As the Dec. 23 deadline to enroll in Obamacare approaches, several state officials have fled the health-care system, forsaking exorbitant salaries and cushy pensions to avoid grappling with the troubled new health insurance system.
Carolyn Lawson, the information officer of the Oregon Health Authority, resigned on Thursday for “personal reasons,” Oregon Live reports. Lawson has been criticized for insisting that the state was capable of setting up a complex health care system. She has also been knocked for her close ties to Oracle, the state’s primary technology contractor, which has been unable to fix the state’s bug-ridden online exchange.
The website routinely goes down, forcing the state to spend $4 million on paper applications. An additional $10 million was spent to promote the exchange with a series of much-maligned ads. A workable site remains months away.
Lawson earned a $178,992 salary, and was lauded for her leadership and successes after shooting off an email announcing her resignation.
On Wednesday, April Todd-Malmlov, director of Minnesota’s health-care exchanges, resigned after fleeing the country to enjoy a tropical vacation abroad while temperatures in the North Star State hovered around freezing and residents bombarded call centers as the state’s exchange website faltered.
MNsure, the state’s online heath care exchange, doubled its staff to handle the number of calls, but wait times still average 45 minutes, according to The New York Times. To make matters even more frustrating for would-be customers of the state exchange, MNsure automatically ends calls on hold for more than one hour.
The state board was aware of Todd-Malmlov’s last-minute trip, but the state’s Democratic governor, Mark Dayton, supported her resignation, which came after a closed-door meeting and did not include a severance package. Dayton also shouldered responsibility for the state’s deeply troubled exchange, the Duluth News Tribune reports.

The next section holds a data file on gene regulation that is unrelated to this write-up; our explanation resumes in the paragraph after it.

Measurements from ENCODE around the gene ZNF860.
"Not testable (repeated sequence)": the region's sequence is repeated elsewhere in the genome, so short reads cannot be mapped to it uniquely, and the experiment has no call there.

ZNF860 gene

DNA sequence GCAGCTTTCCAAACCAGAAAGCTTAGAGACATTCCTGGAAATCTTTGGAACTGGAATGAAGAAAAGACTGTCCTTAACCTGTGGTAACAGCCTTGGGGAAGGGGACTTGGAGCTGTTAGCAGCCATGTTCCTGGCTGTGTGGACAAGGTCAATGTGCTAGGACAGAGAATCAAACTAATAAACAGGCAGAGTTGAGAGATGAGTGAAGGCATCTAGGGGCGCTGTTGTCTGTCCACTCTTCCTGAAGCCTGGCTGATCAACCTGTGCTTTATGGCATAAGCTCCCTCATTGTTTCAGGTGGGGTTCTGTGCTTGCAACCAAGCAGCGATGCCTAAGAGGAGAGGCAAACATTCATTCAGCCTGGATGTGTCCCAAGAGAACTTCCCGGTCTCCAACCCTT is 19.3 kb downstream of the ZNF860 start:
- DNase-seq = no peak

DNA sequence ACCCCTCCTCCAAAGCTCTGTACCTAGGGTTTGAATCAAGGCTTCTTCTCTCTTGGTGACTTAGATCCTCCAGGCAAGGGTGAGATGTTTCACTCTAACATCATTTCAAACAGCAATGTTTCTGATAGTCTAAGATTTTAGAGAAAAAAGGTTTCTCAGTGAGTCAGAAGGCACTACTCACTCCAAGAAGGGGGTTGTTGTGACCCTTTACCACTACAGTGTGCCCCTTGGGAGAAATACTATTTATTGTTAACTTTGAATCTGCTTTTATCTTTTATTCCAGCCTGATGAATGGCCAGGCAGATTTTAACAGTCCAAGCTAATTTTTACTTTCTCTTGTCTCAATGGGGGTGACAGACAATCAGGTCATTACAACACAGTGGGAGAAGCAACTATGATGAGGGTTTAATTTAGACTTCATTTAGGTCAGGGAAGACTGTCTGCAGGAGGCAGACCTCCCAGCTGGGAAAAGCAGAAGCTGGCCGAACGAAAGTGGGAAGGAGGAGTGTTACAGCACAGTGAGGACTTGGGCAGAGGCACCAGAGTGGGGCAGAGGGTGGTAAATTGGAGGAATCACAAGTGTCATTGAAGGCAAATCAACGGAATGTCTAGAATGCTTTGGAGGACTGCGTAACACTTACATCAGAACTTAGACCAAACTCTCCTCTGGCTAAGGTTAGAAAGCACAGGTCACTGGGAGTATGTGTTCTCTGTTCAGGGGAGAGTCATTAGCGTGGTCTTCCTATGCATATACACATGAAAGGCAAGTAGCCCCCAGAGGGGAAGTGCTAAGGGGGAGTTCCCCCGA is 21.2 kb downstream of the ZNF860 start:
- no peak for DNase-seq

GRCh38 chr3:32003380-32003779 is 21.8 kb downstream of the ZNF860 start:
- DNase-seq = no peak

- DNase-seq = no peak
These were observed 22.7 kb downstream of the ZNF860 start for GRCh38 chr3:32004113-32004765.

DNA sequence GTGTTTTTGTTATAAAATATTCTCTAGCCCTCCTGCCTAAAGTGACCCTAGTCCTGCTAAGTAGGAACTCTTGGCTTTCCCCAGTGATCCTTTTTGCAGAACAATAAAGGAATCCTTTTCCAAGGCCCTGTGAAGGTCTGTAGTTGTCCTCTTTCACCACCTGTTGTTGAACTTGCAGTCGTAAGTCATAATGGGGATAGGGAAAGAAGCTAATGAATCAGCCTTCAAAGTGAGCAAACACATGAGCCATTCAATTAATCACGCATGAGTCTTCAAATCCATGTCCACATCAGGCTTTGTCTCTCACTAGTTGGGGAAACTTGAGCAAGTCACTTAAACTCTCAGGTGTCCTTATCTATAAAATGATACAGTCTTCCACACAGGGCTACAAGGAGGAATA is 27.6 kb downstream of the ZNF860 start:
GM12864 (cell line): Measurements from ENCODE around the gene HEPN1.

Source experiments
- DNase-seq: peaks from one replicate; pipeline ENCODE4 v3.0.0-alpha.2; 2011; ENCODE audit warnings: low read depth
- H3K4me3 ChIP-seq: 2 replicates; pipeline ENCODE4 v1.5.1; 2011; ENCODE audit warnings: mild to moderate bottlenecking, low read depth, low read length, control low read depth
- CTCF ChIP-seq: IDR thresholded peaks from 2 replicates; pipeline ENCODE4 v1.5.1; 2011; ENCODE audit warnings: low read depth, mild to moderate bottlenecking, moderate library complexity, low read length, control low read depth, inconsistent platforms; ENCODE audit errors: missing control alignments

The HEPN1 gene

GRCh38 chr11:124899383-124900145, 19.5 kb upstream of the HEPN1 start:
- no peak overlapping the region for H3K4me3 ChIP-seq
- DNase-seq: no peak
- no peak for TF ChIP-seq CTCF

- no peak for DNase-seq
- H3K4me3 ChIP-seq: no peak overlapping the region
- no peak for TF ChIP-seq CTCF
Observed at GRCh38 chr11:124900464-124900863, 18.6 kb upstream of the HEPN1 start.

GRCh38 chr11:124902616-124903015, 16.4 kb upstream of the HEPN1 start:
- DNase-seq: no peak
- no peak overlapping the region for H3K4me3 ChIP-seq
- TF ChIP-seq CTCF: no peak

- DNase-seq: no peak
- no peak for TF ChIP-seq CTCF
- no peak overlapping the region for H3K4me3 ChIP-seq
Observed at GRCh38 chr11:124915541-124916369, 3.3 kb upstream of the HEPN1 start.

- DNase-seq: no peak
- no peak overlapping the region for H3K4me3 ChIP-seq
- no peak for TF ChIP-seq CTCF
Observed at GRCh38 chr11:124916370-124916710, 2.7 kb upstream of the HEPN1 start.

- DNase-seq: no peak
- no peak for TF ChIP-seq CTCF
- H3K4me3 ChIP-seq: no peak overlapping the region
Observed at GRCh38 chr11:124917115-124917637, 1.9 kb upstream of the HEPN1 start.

“I have been closely involved with MNsure in the last several months,” Dayton told reporters on Thursday. “The buck stops here. … I’m responsible for all that happens in Minnesota. … Next November, Minnesotans will assess the pluses and minuses of my performance.”
Rebecca Pearce, the head of Maryland’s embarrassingly erratic health-care exchange system, likewise quit after a hushed board meeting last Friday night, according to The Washington Post. Publicly, the state praised her “tireless” efforts, but one official under Democratic Gov. Martin O’Malley told the Post, “We were unhappy that the rollout didn’t go the way we expected it to go, and so we made changes to the leadership of the project.”
Hawaii’s executive exchange director, Coral Andrews, resigned after the state’s exchange site failed to launch, comparing the site to an unruly child that she was tired of raising.
“The Hawaii Health Connector has been my baby,” Andrews told Maui News. “It has required constant nurturing and attention. Although in many ways it is still growing and changing, the connector has reached a point where I now need to let go and let someone else take charge.”
More heads may roll as the registration deadline approaches — a full quarter of the state exchange directors have resigned or mysteriously vanish with medical leave as burnout takes its toll and nervous politicians eye dangerously low enrollment numbers.